Through the rest of my pregnancy, I stayed off the scale and prayed every time a “dark” thought came into my heart. I asked my doctor not to tell me how much I weighed unless I needed to know for health reasons. He continued to support me and only told me I was well within the “healthy” range for my weight. That’s all I needed to know. This didn’t stop me from being extremely sensitive to every word someone said about my pregnant body or what I was eating. I was extremely easy to trigger with words and I dissected every single thing someone said about me and my belly. My moods were completely dependent on what someone did or did not say about the way that I looked. I know how unhealthy and unfair that was to this body that was working so hard to create a little life, but I couldn’t stop. Will got the brunt of it. I would snap every time he made an innocent comment about my cravings or when he encouraged me to eat healthy for the baby. It came to blows one night when I realized how negatively this was affecting him. He was walking on eggshells around me wondering if he was going to say something “wrong” and receive aggressive comments in return. I was blaming him for my insecurities and anxieties when all he was doing was making sure I was eating stuff that was good for me and the baby. I was making my self worth his responsibility and that was completely unfair. I had to put myself in check and realize that my disorder was twisting Will’s love and turning it into criticism. I was making it his job to not trigger me instead of hearing his words for what they truly were; love.
The next 7 months I spent on my knees praying for God to soften my own heart. I prayed to put the baby before myself and to view my body as a temple that was creating life. I didn’t want these thoughts and triggers anymore. I didn’t want to see food as a problem and my body as a number on the scale. I wanted to be able to see my body for what it was; strong and capable of creating life. Slowly but surely, I began to give myself grace and enjoy my changing body as the baby grew. Soon, I was even grateful for the extra pounds and stretch marks. It meant that my baby was growing. I’d prayed for a baby for years…why had I been so focused on the superficial parts of my body changing?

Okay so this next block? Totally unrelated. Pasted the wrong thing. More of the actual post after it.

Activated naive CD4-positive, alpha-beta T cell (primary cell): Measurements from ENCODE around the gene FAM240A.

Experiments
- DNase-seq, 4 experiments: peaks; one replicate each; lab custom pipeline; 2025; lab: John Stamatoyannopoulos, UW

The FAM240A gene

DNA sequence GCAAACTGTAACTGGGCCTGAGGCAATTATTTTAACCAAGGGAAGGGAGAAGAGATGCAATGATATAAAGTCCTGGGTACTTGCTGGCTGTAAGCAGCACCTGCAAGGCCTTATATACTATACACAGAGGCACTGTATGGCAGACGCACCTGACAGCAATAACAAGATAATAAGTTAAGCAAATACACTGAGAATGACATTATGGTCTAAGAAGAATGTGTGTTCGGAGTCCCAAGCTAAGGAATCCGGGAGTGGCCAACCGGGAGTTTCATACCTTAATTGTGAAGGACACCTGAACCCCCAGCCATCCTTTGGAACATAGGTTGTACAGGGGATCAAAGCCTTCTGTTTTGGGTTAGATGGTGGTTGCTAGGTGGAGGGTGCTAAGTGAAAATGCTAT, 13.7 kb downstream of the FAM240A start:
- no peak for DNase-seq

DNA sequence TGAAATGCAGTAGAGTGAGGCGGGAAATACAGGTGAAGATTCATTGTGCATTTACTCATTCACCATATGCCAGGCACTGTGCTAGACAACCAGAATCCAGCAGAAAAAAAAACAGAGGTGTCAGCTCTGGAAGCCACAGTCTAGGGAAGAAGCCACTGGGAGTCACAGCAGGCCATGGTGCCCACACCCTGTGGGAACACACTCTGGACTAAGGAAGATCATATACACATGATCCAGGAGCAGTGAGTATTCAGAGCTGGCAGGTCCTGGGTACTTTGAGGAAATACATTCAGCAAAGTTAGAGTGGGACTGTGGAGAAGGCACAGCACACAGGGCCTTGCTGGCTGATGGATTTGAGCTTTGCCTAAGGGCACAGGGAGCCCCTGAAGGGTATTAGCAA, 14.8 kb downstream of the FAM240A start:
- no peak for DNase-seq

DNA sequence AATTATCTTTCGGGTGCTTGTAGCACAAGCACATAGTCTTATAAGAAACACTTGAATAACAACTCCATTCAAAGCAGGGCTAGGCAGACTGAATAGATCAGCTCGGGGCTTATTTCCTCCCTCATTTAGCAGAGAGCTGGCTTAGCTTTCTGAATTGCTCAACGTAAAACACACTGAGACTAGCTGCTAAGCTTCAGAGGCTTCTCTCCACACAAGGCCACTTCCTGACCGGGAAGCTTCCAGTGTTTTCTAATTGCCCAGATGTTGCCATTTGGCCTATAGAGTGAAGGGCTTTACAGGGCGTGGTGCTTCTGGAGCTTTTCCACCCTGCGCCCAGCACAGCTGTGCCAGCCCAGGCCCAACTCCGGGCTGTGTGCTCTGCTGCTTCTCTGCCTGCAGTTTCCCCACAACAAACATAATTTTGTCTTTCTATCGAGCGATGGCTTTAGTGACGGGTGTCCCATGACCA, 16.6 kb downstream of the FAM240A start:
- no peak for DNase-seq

After Winnie J was born, my body wasn’t mine. I was breastfeeding and going back to work while trying to navigate motherhood. I avoided mirrors at all cost, knowing I wouldn’t be happy with what I saw. I wore baggy clothes and fastened my pants with hair ties. My mind was on Winnie J and keeping her healthy and happy. I know felt like I didn’t even have time to think about the mush that was my stomach or the insane jiggle in my thighs; don’t even get me started on the complete unevenness/”saggyness”. of my boobs. When Winnie was 4 months old, I felt ready to take control back and work to build a new version of the body I was proud of.
As we know, a wrench was thrown into my plans. The week I began to workout after Winifred, we found out I was pregnant with Daphne Grace. As the shock wore off, I couldn’t help but have the thought, “What is going to happen to my body now?”. I had gotten to a healthy place mentally, but my body was nowhere near recovered from my pregnancy or Winifred’s birth. I was overwhelmed with dark thoughts. How much more will my abs separate? How many more stretch marks will I get? Will I jiggle even more? Will my breasts get even more saggy? What the hell with this body even look like after 2 babies in 2 years?? I gave myself a day to wallow in the darkness, then get my ish together. History would not repeat itself with this pregnancy.